Wow what a week. Classes began on Monday and so did the pile of homework. The Chinese classes are challenging and require a lot of out of class work but the teachers are very interesting and so is the material. In fact I really enjoy the nine hours a day I spend in classes and working on Chinese homework because I know that each new character or grammar pattern I learn brings me one step closer to that far off dream of fluency, well I hope it’s not too far off.
The kitchen I share with my roommates is quite sparse at the moment so my roommates and I have been eating out a lot. I enjoy this because I don’t have to cook and also it increases my chances of experiencing something new. This week the “something new” was Jew’s ear. What is Jew’s ear you may ask, well I was asking myself the same question the first time I saw it on a menu. Jew’s ear, Auricularia auricula-judae, is a type of fungi that is used in many Chinese dishes and is quite delicious. Now at first my curiosity was sedated with discovering that Jew’s ear was a mushroom, but then time and time again I kept seeing Jew’s ear on the menu and I started to wonder at what was the history of the mushrooms namesake. Was the mushroom’s naming the result of anti-Semitism, coincidence, or some unfortunate mistranslation. Finally my curiosity got the better of me and I did some research. The etymology of the Jew’s ear mushroom is as follows. The mushroom got its name from the folklore that after Judas Iscariot, one of Jesus Christ’s disciples, hung himself from an elder tree because of the guilt he felt from betraying Jesus Christ the ear shaped mushrooms grew from the elder tree as a piece of Judas’s spirit and a reminder of his betrayal. The original name for the mushroom was Judas’s ear but was then shortened to Jew’s ear. I apologize for the long explanation but I found Jew’s ear very interesting. http://en.wikipedia.org/wiki/Auricularia_auricula-judae
Another exciting thing I did this week was get my first Chinese haircut. Now I did not know what to expect, I had heard and read many “horror” stories about getting a haircut in China, one author said that anytime she left a hair salon in China not crying was a win. With those encouraging stories under my belt I brushed up on my hair related Chinese vocabulary, asked for a recommendation, and set out down the street. I arrived at the barber shop it’s entrance flanked by two 1950s style barber shop poles and entered. The interior of the shop was simple, a long mirror with equally spaced chairs facing it flanked one side of the room, while the opposite mirror less wall was covered in pictures of models with ridiculous and impossible looking hairstyles which almost distracted the costumer from the peeling wallpaper and exposed pipes that persisted throughout the shop. I was greeted by one of the stylist and after I enquired about the price, 20kuai which is only $3.15 U.S., I was ushered to a washing stand where my hair was washed and my head massaged. Next I was taken to a chair where I told the stylist with my limited Chinese and some hand gesturing that he could do as he liked 随便你(Suíbiàn nǐ) with my hair, just not to short and to shave the sides. The haircut had begun “there’s no stopping now” I thought to myself as I saw the stylist grab the just used unclean razor from his coworker, the razor moving from one head of hair to mine in little more than a second. The buzzing of the razor came to a stop and I looked up into the mirror expecting the worse only to be pleasantly surprised with a great looking fohawk. I got up and paid for the haircut and while doing so heard the only word of English uttered during the entire event and that was a very enthusiastic “Helloo” from the man behind the register. Getting a haircut in China has been one of my favorite experiences because not only did I get a great haircut, seriously I will be returning to that shop in the near future, but I was placed in a situation where I was the only one who knew any English and so was forced to really on my Chinese.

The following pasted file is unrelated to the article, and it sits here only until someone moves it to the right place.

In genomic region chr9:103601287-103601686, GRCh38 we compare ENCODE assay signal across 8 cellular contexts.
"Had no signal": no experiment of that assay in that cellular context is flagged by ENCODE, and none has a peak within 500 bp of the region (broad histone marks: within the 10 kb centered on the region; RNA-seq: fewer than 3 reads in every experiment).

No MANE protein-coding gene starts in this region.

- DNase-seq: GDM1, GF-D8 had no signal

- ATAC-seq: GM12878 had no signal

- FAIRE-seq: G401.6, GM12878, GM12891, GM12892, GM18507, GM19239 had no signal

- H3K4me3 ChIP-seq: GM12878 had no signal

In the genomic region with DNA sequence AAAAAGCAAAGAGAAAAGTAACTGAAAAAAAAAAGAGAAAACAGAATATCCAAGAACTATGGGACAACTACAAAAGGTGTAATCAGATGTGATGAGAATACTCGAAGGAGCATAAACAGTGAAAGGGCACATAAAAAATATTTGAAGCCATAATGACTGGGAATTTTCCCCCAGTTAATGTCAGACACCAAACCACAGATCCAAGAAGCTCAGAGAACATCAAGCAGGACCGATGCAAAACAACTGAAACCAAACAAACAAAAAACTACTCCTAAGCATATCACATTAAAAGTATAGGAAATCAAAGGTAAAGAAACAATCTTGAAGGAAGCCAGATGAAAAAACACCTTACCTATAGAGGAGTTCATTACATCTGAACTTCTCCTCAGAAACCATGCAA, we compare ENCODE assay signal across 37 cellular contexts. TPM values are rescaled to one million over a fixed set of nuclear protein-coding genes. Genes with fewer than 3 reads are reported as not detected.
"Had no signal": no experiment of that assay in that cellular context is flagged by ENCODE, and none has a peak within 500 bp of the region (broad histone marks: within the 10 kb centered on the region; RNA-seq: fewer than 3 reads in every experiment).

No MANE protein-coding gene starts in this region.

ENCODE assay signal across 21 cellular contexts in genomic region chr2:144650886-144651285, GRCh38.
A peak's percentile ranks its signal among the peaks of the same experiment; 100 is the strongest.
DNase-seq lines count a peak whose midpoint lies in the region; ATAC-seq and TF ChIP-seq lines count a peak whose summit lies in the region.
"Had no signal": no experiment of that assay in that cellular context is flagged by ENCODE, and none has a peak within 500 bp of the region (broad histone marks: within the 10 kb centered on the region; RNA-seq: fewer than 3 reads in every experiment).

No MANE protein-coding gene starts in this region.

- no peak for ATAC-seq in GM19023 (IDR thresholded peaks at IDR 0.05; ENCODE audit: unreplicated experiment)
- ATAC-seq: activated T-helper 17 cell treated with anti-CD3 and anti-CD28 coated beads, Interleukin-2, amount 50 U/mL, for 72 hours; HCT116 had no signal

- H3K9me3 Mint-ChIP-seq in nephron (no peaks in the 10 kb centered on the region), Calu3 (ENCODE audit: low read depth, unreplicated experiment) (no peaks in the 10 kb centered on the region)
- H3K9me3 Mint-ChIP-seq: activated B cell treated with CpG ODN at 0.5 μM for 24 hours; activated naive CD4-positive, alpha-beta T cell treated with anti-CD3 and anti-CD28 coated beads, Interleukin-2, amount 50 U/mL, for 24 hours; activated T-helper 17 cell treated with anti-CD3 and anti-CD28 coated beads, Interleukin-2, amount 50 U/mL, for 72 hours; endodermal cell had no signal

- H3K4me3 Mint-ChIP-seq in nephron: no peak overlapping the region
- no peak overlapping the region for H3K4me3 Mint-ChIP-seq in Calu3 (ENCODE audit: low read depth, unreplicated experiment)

That’s all for now